But you know what? That doesn’t mean they aren’t blocking birth control. Cause they are. It may not be every kind of birth control, but some women need specific kinds which may be one of those banned. What it comes down to is that a woman and her DOCTOR, not her EMPLOYER, should be the ones to decide what contraceptive a woman needs.

4. People kept saying, “But these forms of birth control cause abortions!”
OK. Let’s talk about the morning after pill. That form of birth control does NOT end a pregnancy. It inhibits ovulation just like regular birth control pills do. Without ovulation, there is no pregnancy. It ONLY works if the woman takes it before she’s ovulated, otherwise it’s useless. The pill RU486 is the pill you are probably confusing the morning after pill with. RU486 is a pill that causes an abortion. But it is called a medical abortion, not a birth control pill.

Doctors have created a distinction between abortifacients and contraceptives. Contraceptives do not end a pregnancy – they prevent one. There is a distinction. And it’s a distinction that seems to be grossly misunderstood by the majority of people who claim to support Hobby Lobby, and in this case, the SCOTUS upheld this bad science which is fucking terrifying.

So. You made Jesus cry. And you made the rest of us turn into rocket ships in our rage. Hope you’re happy.

(I was going to draw you a picture of me, as a rocket, leaving the planet, but I’m bad at drawing and all my rockets just looked like dicks which, I think, is against the spirit of this post. Next time I leave the planet I’m leaving in a vulva-shaped ship.)

But here are the facts: This law doesn’t protect corporations from having to provide other medical care that they feel is against their religion. Companies run by Jehovah’s Witnesses are still forced to provide blood transfusions, Christian Scientists are still required to provide for vaccinations. If this was actually about protecting religion, this would cover all medical-related things that all religions avoid. But it doesn’t. Because it’s not about religion.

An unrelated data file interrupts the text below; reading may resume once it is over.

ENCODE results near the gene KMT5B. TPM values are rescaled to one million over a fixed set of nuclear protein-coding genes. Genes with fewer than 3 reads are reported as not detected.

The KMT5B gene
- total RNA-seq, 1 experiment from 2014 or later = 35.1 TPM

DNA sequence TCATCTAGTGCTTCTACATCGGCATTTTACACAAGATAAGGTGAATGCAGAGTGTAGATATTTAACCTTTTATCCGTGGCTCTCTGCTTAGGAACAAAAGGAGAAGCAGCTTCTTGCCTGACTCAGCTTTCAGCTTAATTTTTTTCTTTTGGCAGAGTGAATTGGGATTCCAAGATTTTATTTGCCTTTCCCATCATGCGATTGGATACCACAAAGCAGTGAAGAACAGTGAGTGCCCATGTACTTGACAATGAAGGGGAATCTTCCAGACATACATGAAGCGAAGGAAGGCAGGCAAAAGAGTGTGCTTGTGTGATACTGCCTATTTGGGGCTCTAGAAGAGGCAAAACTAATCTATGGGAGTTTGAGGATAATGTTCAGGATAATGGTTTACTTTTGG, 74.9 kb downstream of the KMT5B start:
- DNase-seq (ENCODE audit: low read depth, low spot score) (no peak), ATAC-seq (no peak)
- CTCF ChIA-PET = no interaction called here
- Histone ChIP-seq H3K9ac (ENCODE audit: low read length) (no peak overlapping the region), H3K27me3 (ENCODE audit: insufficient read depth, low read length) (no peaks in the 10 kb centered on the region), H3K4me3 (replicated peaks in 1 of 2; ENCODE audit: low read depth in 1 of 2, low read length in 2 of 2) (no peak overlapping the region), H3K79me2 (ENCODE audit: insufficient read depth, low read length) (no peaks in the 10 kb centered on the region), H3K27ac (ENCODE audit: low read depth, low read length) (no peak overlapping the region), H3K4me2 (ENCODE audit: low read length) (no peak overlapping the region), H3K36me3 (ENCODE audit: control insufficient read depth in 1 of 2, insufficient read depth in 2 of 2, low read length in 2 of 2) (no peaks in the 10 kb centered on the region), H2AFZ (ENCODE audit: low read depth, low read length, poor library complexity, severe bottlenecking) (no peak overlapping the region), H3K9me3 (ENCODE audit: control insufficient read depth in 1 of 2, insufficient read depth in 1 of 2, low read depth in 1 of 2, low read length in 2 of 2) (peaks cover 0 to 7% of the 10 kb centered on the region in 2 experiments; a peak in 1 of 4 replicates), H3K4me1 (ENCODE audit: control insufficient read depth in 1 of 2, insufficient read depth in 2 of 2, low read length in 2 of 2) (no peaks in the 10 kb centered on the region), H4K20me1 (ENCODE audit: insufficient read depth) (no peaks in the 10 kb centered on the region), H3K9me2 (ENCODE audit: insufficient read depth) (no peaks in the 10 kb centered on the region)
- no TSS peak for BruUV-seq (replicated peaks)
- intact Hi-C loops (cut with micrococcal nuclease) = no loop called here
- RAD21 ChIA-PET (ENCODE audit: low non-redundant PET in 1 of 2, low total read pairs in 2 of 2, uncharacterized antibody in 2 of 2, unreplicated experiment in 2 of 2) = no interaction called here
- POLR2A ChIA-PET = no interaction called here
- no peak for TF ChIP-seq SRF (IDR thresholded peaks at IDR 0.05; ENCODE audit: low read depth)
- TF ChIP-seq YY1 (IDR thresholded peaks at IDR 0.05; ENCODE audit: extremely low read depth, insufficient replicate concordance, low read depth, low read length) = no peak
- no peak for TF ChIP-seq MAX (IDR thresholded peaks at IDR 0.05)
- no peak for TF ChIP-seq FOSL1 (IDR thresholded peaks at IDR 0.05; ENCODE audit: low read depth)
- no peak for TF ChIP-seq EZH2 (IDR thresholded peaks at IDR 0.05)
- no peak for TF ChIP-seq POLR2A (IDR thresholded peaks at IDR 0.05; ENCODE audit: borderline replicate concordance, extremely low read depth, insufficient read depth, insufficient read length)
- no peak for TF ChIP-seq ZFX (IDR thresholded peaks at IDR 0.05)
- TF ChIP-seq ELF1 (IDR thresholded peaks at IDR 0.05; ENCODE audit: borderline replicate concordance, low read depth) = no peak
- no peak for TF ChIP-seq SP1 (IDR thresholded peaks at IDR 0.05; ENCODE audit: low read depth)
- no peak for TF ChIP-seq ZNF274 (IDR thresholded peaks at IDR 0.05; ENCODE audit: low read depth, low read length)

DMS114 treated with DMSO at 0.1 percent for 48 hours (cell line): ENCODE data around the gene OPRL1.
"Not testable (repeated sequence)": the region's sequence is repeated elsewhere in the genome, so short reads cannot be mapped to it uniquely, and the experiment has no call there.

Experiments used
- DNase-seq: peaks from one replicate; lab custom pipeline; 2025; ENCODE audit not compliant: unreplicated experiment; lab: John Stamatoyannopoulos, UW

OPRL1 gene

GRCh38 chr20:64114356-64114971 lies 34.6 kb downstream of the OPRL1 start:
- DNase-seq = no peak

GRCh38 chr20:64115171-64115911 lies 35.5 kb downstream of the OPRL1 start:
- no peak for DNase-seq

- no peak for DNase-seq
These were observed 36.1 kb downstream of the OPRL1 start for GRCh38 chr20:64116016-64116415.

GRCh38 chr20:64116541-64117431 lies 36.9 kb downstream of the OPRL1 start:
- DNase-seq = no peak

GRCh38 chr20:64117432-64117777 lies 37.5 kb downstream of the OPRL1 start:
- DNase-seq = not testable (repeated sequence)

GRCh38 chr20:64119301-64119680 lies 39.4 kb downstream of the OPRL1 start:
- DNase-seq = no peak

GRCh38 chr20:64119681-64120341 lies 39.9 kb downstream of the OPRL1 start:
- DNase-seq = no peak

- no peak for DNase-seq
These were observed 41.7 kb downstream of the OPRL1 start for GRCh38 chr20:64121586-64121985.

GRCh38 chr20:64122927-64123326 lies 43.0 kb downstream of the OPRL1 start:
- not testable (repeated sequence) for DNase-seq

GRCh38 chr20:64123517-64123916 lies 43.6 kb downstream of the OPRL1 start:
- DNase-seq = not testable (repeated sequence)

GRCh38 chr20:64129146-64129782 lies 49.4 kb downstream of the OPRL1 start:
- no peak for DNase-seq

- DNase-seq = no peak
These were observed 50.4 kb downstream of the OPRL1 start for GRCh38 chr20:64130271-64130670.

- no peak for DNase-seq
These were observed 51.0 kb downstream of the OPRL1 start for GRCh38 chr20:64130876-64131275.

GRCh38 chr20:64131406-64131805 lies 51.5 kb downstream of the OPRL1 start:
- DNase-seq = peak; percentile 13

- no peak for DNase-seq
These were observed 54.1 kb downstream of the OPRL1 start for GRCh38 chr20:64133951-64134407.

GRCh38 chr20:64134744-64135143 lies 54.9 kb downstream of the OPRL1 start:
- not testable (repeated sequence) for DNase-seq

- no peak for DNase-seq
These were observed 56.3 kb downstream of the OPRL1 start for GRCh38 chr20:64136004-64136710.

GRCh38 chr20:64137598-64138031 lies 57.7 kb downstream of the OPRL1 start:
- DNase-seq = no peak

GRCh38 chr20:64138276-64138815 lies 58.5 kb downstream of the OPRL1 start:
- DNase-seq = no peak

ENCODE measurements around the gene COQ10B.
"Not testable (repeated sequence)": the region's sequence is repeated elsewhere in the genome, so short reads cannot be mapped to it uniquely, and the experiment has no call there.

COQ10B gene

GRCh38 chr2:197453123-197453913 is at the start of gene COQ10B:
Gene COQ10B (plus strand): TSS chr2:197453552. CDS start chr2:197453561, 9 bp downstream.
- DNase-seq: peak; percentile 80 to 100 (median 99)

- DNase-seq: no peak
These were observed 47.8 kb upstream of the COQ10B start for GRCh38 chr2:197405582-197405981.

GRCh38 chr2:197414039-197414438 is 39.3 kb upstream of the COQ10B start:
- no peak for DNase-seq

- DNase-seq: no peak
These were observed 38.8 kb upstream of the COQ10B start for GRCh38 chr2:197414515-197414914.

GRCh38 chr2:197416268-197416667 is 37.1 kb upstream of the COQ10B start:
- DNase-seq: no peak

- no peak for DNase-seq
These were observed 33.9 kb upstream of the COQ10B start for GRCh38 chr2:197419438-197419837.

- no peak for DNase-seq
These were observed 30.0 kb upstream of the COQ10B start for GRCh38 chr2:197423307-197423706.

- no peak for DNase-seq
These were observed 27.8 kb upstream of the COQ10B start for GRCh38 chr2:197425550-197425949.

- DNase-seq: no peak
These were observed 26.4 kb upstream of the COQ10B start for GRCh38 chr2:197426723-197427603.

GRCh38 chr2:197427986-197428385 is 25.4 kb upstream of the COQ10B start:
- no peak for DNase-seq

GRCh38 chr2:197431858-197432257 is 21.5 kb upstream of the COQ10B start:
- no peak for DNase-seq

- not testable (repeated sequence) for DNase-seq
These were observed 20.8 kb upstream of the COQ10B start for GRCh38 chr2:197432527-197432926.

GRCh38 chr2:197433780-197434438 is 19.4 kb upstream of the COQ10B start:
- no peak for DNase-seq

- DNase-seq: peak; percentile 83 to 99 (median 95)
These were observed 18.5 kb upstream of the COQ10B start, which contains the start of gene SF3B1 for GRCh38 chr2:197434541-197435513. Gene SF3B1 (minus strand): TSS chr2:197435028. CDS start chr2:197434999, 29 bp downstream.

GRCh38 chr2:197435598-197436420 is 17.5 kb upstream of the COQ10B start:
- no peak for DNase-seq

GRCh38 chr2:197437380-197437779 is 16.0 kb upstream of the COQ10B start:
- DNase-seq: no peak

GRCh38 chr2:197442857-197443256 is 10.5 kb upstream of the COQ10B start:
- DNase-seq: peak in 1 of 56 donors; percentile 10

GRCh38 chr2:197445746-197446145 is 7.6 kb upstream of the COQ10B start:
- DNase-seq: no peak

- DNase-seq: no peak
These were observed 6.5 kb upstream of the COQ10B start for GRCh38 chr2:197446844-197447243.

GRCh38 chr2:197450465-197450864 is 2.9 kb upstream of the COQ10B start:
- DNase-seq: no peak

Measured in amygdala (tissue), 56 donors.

This law also continues to provide for such medically unnecessary things such as Viagra or a penis pump. It is literally only the things that apply to women that are included in this. Go ahead. Tell me how we don’t need feminism. Tell me how this isn’t misogynistic. Go ahead and tell me how women receive equal rights. Say it. I dare you. This is nothing but means to control women. Why the hell else would someone ever care what I do with my own body?

Filed in Ranting and Raving, Social Justice, This is a Woman

{ 5 comments… add one }

  • Mina July 1, 2014, 11:04 am

    YES. I’m so frustrated that this happened yesterday, and I’m further frustrated by the defenses I’ve seen on FaceBook.

    I’m frustrated at the people who keep saying “I shouldn’t have to even have coverage for pregnancy or birth control because I’m post-menopausal and can’t get pregnant”. That’s what insurance is. You are paying for coverage you hope you never need. I certainly hope my family doesn’t collect on my life insurance policy and that I’ve paid for it all in vain.

    I’m frustrated that some women are exasperated that they need certain treatments for reasons other than birth control (not that the reason should matter. I posted this yesterday on a friend’s thread when people were saying “there are 12 other types of birth control available still”:

    Doctor/patient relationships are privacy protected. There can be a number of reasons a doctor may or may not prescribe a specific medication or treatment. Nobody should have to justify that to their employer. A lifesaving blood transfusion shouldn’t be denied coverage because the employer is Jehovah’s Witness. A person requiring heart valve treatment with porcine valve tissue shouldn’t be denied treatment because the patient’s employer is Muslim. This is NO different. People just think it is because sex is involved.

    I also posted that I’d like to see what would happen if viagra were denied coverage to men who aren’t married…because sex outside of marriage isn’t allowed either, right? How would that go over?